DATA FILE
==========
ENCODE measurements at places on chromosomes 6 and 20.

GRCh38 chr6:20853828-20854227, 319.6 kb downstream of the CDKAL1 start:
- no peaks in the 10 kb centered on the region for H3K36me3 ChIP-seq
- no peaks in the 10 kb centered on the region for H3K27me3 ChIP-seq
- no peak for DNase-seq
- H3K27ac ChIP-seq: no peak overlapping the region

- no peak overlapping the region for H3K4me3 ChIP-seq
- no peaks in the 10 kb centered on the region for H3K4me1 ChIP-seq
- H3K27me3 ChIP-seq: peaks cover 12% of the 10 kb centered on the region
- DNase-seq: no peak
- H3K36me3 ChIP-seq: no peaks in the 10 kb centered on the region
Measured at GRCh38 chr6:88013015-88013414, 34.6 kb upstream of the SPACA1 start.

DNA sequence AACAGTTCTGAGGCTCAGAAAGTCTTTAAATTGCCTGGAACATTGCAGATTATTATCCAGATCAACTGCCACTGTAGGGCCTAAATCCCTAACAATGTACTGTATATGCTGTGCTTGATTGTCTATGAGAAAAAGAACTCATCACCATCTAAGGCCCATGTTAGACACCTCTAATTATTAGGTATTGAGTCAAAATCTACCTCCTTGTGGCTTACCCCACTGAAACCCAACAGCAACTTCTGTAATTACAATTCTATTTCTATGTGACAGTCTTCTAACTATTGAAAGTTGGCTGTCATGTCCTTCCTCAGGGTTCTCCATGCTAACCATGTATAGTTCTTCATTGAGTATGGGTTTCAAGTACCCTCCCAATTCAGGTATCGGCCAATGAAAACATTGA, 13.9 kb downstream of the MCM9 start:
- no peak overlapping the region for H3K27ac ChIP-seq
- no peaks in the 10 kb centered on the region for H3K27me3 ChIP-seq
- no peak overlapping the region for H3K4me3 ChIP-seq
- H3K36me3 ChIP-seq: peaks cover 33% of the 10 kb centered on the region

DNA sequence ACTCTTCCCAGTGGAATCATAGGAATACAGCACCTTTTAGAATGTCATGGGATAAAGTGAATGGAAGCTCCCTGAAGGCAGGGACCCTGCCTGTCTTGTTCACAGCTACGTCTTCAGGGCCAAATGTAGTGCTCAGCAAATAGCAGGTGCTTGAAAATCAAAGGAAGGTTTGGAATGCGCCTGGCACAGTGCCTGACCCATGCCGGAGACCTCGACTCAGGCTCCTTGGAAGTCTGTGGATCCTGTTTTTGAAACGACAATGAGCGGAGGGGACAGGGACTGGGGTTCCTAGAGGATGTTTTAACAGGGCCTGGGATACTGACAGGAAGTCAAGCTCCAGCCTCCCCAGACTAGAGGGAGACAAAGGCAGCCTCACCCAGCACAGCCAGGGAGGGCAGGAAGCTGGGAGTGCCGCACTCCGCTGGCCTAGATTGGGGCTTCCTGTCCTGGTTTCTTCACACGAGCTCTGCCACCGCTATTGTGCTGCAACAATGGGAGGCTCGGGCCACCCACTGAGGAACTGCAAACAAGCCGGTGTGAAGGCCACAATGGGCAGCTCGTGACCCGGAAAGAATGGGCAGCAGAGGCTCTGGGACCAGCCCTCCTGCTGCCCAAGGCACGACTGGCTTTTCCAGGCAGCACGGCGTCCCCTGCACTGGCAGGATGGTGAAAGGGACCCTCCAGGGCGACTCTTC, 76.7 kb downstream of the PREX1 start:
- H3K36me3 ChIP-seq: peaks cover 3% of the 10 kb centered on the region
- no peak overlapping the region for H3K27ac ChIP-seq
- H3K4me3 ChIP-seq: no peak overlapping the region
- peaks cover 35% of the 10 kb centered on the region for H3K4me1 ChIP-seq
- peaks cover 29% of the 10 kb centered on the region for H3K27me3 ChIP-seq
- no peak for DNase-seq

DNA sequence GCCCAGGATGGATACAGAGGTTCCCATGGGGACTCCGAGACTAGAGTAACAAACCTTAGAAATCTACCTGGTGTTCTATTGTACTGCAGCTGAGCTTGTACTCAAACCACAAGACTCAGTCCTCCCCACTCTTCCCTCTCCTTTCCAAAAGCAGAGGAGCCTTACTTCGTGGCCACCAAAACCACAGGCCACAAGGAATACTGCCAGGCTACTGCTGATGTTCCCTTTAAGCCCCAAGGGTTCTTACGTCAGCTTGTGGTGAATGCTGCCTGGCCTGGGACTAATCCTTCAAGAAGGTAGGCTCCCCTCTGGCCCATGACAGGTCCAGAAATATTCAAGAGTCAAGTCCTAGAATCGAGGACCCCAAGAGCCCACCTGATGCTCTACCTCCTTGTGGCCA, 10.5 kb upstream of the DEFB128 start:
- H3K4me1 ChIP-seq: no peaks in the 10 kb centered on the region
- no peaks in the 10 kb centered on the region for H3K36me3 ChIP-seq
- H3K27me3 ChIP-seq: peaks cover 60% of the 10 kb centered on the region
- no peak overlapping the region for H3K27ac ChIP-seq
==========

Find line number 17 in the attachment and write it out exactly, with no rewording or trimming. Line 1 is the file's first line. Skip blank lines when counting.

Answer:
- H3K36me3 ChIP-seq: peaks cover 33% of the 10 kb centered on the region